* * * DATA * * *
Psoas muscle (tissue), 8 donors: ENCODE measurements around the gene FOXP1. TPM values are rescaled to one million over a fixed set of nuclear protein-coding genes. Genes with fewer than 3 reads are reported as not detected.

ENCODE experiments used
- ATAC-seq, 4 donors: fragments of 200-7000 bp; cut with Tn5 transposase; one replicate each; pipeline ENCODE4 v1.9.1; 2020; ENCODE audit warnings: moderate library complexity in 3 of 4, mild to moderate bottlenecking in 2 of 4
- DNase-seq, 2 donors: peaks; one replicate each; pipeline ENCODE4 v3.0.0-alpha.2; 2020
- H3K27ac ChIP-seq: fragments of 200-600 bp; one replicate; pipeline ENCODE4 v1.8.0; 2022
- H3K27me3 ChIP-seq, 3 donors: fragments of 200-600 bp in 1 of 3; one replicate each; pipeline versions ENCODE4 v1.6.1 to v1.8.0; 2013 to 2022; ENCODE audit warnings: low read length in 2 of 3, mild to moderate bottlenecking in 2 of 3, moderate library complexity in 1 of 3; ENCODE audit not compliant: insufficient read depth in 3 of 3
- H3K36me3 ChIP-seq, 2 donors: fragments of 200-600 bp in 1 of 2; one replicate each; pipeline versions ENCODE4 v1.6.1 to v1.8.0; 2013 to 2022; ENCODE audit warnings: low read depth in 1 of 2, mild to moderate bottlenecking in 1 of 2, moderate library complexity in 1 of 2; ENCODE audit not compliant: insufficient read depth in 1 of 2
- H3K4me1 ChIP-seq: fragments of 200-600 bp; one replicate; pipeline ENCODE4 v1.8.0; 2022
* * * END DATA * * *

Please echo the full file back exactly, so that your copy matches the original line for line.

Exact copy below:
Psoas muscle (tissue), 8 donors: ENCODE measurements around the gene FOXP1. TPM values are rescaled to one million over a fixed set of nuclear protein-coding genes. Genes with fewer than 3 reads are reported as not detected.

ENCODE experiments used
- ATAC-seq, 4 donors: fragments of 200-7000 bp; cut with Tn5 transposase; one replicate each; pipeline ENCODE4 v1.9.1; 2020; ENCODE audit warnings: moderate library complexity in 3 of 4, mild to moderate bottlenecking in 2 of 4
- DNase-seq, 2 donors: peaks; one replicate each; pipeline ENCODE4 v3.0.0-alpha.2; 2020
- H3K27ac ChIP-seq: fragments of 200-600 bp; one replicate; pipeline ENCODE4 v1.8.0; 2022
- H3K27me3 ChIP-seq, 3 donors: fragments of 200-600 bp in 1 of 3; one replicate each; pipeline versions ENCODE4 v1.6.1 to v1.8.0; 2013 to 2022; ENCODE audit warnings: low read length in 2 of 3, mild to moderate bottlenecking in 2 of 3, moderate library complexity in 1 of 3; ENCODE audit not compliant: insufficient read depth in 3 of 3
- H3K36me3 ChIP-seq, 2 donors: fragments of 200-600 bp in 1 of 2; one replicate each; pipeline versions ENCODE4 v1.6.1 to v1.8.0; 2013 to 2022; ENCODE audit warnings: low read depth in 1 of 2, mild to moderate bottlenecking in 1 of 2, moderate library complexity in 1 of 2; ENCODE audit not compliant: insufficient read depth in 1 of 2
- H3K4me1 ChIP-seq: fragments of 200-600 bp; one replicate; pipeline ENCODE4 v1.8.0; 2022